Brain Tumour wise, there's not much in the news except for those of us who are patients at Derriford Hospital in Plymouth have heard the news that over 205 jobs have to be shelved. A friend of mine who is receiving treatment for a pituitary tumour came back today and says the nursing staff are in shock. And I can promise you it will get much, much worse as there will be less staff trying to do more work and will not cope. Of course then they will get the blame for not being 'productive enough' and when standards will eventually flop even further as a result.

I read some opinions over that the Brain Tumour UK site of those who were quizzed about the idea of G.P's taking over most of the commissioning of services. The overall opinion that is it would not help as GP's still remain woefully slow in getting referrals done for MRI scans for those with neurological symptoms, often leaving that part very late in the day. The 'post code lottery' on the variable quality of treatments came up too with post op care ranging from immediate and continuing MRI scanning being done to map effectiveness of treatment in some areas, to others being left for 2-4 months as it was considered not to be of 'any value'.

Another friend of mine who had a neck cancer felt forced to look elsewhere out of Cornwall for her care too. She is a Regsitered Nurse and was not impressed with the local oncology service (surgical) and referred herself to Christie's Hospital in Manchester, a world renowned centre for cancer care. Apparently her local specialist did not like that and there was much to be had in the way of professional jealousy. But I am very happy to report that she has been given the all clear none the less.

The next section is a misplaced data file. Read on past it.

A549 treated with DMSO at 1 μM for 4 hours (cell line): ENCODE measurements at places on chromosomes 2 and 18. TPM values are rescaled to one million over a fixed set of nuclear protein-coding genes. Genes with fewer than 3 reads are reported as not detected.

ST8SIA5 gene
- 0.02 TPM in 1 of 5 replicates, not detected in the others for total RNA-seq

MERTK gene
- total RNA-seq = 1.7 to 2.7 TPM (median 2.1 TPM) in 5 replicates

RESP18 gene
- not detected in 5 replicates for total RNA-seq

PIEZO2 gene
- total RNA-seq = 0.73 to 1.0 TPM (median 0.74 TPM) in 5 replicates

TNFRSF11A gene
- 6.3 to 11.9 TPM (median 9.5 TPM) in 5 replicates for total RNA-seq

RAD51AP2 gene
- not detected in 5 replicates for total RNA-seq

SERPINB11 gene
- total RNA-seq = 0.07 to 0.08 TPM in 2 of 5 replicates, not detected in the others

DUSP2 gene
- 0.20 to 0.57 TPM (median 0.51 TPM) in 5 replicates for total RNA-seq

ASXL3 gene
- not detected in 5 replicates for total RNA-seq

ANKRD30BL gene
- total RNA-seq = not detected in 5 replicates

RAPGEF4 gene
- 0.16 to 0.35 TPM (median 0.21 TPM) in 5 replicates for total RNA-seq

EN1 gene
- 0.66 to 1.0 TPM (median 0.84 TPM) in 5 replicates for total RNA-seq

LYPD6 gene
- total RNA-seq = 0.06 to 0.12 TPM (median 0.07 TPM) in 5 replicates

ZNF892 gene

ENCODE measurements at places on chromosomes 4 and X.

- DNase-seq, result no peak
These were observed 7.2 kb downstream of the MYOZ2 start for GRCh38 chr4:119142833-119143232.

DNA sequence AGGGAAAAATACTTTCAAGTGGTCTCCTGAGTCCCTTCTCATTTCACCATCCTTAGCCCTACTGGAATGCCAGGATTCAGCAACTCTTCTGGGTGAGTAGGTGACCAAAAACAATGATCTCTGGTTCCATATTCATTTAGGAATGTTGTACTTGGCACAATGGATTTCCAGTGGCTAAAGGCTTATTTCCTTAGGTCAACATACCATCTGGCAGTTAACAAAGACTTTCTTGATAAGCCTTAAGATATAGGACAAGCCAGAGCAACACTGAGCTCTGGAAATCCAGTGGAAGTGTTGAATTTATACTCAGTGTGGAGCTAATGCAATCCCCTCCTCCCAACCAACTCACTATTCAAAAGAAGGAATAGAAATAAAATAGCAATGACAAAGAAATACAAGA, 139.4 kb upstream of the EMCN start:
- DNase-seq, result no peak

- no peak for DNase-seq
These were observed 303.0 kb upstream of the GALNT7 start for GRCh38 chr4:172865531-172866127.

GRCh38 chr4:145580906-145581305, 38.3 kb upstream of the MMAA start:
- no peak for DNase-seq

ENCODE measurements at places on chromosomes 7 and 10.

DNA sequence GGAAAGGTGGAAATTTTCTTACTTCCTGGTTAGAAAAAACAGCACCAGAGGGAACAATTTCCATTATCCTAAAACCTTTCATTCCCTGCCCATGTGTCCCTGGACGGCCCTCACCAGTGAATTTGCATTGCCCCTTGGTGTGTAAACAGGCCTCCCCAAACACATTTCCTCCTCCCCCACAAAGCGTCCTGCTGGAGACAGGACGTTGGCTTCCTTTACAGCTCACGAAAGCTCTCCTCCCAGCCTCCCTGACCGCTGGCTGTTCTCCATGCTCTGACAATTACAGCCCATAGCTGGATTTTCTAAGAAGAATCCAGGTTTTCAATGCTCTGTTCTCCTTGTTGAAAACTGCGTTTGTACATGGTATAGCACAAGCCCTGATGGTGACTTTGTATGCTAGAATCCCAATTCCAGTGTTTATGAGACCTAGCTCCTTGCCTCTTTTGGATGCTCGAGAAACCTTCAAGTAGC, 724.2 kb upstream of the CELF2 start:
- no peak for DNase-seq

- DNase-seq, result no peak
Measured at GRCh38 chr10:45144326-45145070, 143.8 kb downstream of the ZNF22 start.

But the problem is, for most it takes energy and determination to fight and stand your ground, energy that most simply do not have, plus I still have to acknowledge that I am no expert with my brain tumour so have to at some point trust those in charge of my care. It's still small and not deadly, but that could all change very quickly and I worry about what will happen if and when it does, as I still feel I have been dismissed out of hand as it is still classed as 'incidental and asymptomatic' even though I still get vertigo 16 months later after I initially collapsed at work.

As said before, I may not be dying and really am not too unwell at present, but at the end of the day the vertigo alone has still cost me my job and a career that would be very hard to get back and I really doubt anyone would employ me with my medical history. However I'm not even sure I would want to return to being a practicing Registered Nurse now anyway due to the changes in the NHS. It would be far too stressful even if I were fit enough to work back in a clinical area again.

Right, that's enough moaning from me. Here's hoping someone will actually read this and leave a comment! ;)